10. 10.
    Attwa E, el-Laithy N (2009) Contact dermatitis in car repair workers. J Eur Acad Dermatol Venereol 23:138–145Google Scholar
  11. 11.
    Bauer A, Kelterer D, Bartsch R, Stadeler M, Elsner P (2007) Skin protection in the food industry. Curr Probl Dermatol 34:138–150PubMedGoogle Scholar
  12. 12.
    Brown TP, Rushton L, Williams HC, English JS (2007) Intervention implementation research: an exploratory study of reduction strategies for occupational contact dermatitis in the printing industry. Contact Dermatitis 56(1):16–20PubMedGoogle Scholar
  13. 13.
    Held E, Agner T (2006) The Danish experience: prevention of skin problems in wet work employees. In: Frosch PJ, Menné T, Lepoittevin J-P (eds) Contact dermatitis. Springer, Berlin, pp 864–867Google Scholar
  14. 14.
    Held E, Wolff C, Gyntelberg F, Agner T (2001) Prevention of work-related skin problems in student auxiliary nurses: an intervention study. Contact Dermatitis 44:297–303PubMedGoogle Scholar
  15. 15.
    Kaatz M, Ladermann R, Stadeler M, Fluhr JW, Elsner P, Bauer A (2008) Recruitment strategies for a hand dermatitis prevention programme in the food industry. Contact Dermatitis 59:165–170PubMedGoogle Scholar
  16. 16.
    Kütting B, Weistenhöfer W, Baumeister T, Uter W, Drexler H (2009) Current acceptance and implementation of preventive strategies for occupational hand eczema in 1355 metalworkers in Germany. Br J Dermatol 161:390–396PubMedGoogle Scholar
  17. 17.
    Löffler H, Bruckner T, Diepgen TL, Effendy I (2006) Primary prevention in health care employees: a prospective intervention study with a 3-year training period. Contact Dermatitis 54:202–209PubMedGoogle Scholar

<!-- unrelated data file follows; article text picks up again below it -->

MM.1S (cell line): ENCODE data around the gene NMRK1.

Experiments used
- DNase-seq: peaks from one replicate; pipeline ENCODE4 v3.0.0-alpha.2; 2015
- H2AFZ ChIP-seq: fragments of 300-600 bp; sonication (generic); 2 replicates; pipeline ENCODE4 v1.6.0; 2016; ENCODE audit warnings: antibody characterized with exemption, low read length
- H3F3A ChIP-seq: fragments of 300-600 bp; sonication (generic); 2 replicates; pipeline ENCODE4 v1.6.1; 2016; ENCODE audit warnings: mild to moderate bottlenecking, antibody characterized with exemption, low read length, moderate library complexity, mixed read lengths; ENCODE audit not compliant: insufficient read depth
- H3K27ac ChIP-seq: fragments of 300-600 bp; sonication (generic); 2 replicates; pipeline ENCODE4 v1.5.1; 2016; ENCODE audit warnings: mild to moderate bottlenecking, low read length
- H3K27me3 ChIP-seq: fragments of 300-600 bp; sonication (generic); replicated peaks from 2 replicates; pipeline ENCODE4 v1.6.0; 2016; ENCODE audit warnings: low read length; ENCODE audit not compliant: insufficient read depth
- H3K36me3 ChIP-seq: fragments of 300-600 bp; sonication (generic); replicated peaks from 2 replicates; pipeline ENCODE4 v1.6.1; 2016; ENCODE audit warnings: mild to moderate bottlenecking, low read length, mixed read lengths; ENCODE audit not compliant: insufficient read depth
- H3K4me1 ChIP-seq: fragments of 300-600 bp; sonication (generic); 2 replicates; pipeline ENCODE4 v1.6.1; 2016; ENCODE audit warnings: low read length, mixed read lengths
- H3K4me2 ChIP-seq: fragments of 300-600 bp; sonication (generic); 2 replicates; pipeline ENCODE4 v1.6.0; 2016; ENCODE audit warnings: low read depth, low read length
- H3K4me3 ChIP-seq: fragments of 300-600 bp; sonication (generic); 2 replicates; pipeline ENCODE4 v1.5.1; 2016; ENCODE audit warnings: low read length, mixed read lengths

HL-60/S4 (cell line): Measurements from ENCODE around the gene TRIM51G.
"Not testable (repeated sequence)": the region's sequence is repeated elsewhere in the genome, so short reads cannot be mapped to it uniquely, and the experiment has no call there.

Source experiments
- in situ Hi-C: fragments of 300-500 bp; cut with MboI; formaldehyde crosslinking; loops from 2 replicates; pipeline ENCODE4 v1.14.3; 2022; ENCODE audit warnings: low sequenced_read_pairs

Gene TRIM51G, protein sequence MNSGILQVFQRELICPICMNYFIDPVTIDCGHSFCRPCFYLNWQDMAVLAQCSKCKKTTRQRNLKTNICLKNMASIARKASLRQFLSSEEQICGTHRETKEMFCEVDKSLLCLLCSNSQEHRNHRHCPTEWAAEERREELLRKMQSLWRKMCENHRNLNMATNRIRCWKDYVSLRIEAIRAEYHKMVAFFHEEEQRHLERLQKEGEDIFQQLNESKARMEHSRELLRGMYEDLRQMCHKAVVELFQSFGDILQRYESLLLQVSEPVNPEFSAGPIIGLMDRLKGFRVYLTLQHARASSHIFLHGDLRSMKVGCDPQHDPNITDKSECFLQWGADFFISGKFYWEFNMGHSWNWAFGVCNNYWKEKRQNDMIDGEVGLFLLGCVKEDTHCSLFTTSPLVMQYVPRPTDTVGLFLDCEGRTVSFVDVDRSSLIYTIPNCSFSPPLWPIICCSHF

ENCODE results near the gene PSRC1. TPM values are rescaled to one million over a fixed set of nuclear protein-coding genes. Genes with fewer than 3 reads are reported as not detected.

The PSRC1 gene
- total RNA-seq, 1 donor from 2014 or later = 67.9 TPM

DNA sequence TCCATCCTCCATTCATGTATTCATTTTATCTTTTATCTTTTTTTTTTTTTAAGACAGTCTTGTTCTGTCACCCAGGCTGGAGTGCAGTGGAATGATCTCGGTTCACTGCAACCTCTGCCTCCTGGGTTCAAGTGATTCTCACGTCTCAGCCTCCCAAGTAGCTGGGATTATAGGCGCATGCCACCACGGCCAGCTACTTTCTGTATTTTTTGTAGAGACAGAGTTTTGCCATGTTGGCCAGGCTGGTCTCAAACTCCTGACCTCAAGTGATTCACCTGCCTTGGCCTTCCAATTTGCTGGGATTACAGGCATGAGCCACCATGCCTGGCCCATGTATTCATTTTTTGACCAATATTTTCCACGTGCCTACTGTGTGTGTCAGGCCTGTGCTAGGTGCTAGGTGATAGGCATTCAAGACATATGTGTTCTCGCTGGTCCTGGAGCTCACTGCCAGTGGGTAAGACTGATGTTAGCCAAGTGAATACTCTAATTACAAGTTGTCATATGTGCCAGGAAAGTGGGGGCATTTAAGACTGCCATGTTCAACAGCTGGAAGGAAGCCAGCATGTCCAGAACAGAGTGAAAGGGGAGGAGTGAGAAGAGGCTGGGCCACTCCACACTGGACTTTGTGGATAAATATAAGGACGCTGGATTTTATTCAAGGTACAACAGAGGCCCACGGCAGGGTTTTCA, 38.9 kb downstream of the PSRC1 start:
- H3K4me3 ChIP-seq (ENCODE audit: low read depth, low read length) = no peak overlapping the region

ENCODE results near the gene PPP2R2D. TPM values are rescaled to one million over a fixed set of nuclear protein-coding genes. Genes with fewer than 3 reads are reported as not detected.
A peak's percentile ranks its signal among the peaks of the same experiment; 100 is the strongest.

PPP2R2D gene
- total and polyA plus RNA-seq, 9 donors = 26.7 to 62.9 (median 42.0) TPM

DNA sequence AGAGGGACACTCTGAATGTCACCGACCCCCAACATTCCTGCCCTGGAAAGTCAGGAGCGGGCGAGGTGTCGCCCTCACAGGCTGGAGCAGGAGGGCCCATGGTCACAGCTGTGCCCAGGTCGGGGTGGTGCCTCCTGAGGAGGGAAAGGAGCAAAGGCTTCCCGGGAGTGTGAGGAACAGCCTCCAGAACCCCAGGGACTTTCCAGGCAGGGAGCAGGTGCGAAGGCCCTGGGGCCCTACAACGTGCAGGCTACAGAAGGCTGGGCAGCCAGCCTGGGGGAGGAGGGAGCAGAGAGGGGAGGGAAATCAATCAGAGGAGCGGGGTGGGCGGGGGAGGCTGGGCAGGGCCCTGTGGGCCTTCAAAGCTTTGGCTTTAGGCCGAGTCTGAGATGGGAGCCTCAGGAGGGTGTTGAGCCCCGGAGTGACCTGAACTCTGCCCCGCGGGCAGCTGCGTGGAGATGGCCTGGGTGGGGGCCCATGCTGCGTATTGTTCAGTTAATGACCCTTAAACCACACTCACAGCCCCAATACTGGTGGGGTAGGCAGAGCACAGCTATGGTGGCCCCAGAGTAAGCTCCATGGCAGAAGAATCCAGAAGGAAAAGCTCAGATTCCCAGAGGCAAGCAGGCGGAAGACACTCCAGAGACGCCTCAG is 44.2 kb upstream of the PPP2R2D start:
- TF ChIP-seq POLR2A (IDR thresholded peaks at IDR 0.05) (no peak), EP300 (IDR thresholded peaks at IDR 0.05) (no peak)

18. 18.
    Mygind K, Borg V, Flyvholm MA, Sell L, Jepsen KF (2006) A study of the implementation process of an intervention to prevent work-related skin problems in wet-work occupations. Int Arch Occup Environ Health 79:66–74PubMedGoogle Scholar
  19. 19.
    Schurer NY, Klippel U, Schwanitz HJ (2005) Secondary individual prevention of hand dermatitis in geriatric nurses. Int Arch Occup Environ Health 78:149–157PubMedGoogle Scholar
  20. 20.
    Schwanitz HJ, Riehl U, Schlesinger T, Bock M, Skudlik C, Wulfhorst B (2003) Skin care management: educational aspects. Int Arch Occup Environ Health 76:374–381PubMedGoogle Scholar
  21. 21.
    Skudlik C, Weisshaar E, Scheidt R, Wulfhorst B, Diepgen TL, Elsner P, Schonfeld M, John SM (2009) Multicenter study “Medical-Occupational Rehabilitation Procedure Skin - optimizing and quality assurance of inpatient-management (ROQ)”. J Dtsch Dermatol Ges 7(2):122–126PubMedGoogle Scholar
  22. 22.
    Weisshaar E, Radulescu M, Soder S, Apfelbacher CJ, Bock M, Grundmann JU, Albrecht U, Diepgen TL (2007) Secondary individual prevention of occupational skin diseases in health care workers, cleaners and kitchen employees: aims, experiences and descriptive results. Int Arch Occup Environ Health 80:477–484PubMedGoogle Scholar
  23. 23.
    Winker R, Salameh B, Stolkovich S, Nikl M, Barth A, Ponocny E, Drexler H, Tappeiner G (2009) Effectiveness of skin protection creams in the prevention of occupational dermatitis: results of a randomized, controlled trial. Int Arch Occup Environ Health 82:653–662PubMedGoogle Scholar
  24. 24.